Syer's article, which contains many wonderful images, demonstrates both the continuing significance and the controversial nature of Parsifal (attributes that are shared by Wagner's other mature operas) which both have helped secure its place in the operatic repertory and are stimulating increased scholarly attention.2 As I stated before, this collection of essays makes a major contribution to Parsifal interpretation. It cannot be denied that certain important topics have not been covered with all the attention they deserve, for example the question of the presence of nationalistic, racist, and anti-Semitic content that surfaced in the early reception of the opera and has been most intensely debated in the last quarter century. Nor is there a discussion of the musical and dramatic structure of the opera as a whole (nothing approaching a synopsis or an overview) nor the musical style per se or in its relationship to Wagner's earlier operas. These topics would have further strengthened an already very valuable book, but I mention these omissions less as a critique than simply as a point of information for readers who might want to gather more basic knowledge before taking up the challenge of these stimulating and weighty discussions. A must read for all Parsifalians.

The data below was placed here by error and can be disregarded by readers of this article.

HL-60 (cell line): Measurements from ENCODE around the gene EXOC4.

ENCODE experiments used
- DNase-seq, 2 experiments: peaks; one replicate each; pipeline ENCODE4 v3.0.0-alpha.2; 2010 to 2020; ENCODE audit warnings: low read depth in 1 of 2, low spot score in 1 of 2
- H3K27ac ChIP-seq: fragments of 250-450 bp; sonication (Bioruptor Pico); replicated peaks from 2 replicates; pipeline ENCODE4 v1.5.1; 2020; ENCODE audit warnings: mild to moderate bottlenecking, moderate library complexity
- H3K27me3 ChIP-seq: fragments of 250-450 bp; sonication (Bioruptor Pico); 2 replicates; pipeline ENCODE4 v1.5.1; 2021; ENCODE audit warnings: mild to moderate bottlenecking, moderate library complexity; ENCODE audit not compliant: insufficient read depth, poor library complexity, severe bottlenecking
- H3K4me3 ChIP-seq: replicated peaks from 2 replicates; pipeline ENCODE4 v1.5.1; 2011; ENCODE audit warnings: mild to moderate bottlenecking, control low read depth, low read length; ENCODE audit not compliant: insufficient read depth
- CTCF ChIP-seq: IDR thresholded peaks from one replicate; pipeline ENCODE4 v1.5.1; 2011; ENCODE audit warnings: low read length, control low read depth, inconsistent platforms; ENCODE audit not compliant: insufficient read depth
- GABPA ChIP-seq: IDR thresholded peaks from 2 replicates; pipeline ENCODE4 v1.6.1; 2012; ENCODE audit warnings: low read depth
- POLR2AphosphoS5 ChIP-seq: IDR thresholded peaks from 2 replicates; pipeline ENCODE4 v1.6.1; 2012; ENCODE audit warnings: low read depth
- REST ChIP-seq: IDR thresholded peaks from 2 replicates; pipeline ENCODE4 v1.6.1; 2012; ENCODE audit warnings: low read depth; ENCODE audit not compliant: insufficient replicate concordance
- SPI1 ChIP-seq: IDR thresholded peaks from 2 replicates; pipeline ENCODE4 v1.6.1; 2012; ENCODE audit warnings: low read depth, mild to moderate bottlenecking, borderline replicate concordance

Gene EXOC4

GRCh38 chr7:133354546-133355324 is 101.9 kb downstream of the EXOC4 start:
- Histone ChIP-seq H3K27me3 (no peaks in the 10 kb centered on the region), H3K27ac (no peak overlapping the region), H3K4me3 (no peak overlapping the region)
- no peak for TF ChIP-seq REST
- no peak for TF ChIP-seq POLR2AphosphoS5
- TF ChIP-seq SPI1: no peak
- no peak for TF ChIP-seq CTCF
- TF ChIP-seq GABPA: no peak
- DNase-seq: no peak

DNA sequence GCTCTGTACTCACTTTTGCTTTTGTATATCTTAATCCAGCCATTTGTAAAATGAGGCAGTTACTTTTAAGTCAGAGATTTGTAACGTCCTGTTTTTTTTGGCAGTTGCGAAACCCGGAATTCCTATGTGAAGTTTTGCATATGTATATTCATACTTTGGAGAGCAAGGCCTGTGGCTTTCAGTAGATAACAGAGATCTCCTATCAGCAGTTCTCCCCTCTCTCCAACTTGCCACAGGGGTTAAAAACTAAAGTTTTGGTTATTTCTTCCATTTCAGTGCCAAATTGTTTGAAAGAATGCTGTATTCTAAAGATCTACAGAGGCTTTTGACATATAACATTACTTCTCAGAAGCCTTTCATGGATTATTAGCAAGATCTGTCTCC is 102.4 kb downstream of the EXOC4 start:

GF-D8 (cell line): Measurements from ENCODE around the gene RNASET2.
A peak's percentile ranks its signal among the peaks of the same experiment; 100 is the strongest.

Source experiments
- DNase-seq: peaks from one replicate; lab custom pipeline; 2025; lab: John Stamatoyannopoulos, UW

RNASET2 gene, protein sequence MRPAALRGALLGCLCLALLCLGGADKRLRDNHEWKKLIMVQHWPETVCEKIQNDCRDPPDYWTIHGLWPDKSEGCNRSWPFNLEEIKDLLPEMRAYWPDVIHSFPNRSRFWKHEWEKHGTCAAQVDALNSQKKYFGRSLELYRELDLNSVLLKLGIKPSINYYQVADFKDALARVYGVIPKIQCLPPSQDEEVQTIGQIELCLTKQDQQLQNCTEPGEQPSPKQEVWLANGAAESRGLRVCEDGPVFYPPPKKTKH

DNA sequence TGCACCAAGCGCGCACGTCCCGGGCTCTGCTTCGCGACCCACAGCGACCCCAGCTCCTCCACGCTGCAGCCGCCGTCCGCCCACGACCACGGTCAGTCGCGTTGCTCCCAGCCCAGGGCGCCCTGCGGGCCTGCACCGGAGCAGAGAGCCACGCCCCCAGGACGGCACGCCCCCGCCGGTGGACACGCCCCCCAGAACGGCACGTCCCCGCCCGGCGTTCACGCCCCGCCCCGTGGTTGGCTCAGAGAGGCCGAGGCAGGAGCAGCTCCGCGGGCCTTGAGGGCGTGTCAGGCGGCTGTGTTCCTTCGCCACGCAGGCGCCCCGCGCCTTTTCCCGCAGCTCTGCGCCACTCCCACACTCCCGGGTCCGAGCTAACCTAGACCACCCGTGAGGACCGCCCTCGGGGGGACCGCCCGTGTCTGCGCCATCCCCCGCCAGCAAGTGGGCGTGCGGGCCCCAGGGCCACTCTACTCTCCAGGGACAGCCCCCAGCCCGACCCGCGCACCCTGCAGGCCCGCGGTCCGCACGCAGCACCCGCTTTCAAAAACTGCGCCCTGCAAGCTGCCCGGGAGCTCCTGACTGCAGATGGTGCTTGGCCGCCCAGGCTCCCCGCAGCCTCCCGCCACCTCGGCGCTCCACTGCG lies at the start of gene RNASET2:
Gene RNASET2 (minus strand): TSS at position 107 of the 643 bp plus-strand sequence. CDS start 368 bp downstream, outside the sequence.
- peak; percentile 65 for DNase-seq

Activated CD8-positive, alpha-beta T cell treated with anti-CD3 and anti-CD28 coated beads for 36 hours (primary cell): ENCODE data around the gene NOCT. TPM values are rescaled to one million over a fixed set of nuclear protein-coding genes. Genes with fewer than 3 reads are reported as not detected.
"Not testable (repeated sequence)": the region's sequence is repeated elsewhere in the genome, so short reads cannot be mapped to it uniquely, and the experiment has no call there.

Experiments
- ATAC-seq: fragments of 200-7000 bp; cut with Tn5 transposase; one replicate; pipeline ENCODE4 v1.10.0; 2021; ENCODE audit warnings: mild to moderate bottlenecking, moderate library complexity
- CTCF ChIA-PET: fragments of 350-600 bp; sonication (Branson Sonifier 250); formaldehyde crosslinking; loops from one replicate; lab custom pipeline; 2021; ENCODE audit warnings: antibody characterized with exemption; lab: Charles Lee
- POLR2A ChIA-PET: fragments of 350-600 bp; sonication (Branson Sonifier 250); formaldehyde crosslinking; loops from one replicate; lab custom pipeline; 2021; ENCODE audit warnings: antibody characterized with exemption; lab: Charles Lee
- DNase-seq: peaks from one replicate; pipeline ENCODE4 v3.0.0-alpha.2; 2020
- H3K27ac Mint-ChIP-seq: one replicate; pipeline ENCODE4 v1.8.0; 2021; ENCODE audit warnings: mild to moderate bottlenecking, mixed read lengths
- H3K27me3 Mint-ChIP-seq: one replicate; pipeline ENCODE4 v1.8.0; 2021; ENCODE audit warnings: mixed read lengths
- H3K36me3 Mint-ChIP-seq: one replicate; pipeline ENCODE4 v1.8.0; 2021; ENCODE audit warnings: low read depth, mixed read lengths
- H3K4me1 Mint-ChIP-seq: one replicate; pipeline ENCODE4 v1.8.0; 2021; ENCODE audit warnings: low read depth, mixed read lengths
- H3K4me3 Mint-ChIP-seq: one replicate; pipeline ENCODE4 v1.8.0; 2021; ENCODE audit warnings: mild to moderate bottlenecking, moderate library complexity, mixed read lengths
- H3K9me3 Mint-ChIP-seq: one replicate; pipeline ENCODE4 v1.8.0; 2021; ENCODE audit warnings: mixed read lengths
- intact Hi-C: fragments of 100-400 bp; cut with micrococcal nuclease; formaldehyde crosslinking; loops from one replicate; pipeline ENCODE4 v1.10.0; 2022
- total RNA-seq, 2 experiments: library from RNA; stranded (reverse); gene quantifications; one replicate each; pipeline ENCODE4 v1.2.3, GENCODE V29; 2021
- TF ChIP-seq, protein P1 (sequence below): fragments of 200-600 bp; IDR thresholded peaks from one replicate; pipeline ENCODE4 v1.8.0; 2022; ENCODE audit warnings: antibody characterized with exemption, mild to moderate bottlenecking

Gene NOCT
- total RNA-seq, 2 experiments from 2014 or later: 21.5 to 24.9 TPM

Glenn Stanley
Professor of Music
University of Connecticut
Reviews Editor, 19th-Century Music


1Constantin Floros, "Studien zur Parsifal-Rezeption," in Richard Wagner:"Parsifal" (Musik-Konzepte 25) ed. Heinz-Klaus Metzger and Rainer Riehn (Munich:edition text+kritik, 1982), pp. 43-57.

2Kinderman is planning a monographic study of Parsifal and several other books and collections of essays on the opera are in preparation. The present author has recently completed an essay on the opera that will appear in the Cambridge Companion to Wagner, ed. Thomas Grey, in 2006/2007.

image=http://www.operatoday.com/content/kinderman_syer.jpg image_description=A Companion to Wagner's Parsifal product=yes product_title=A Companion to Wagner's Parsifal, ed. William Kinderman and Katherine R. Syer.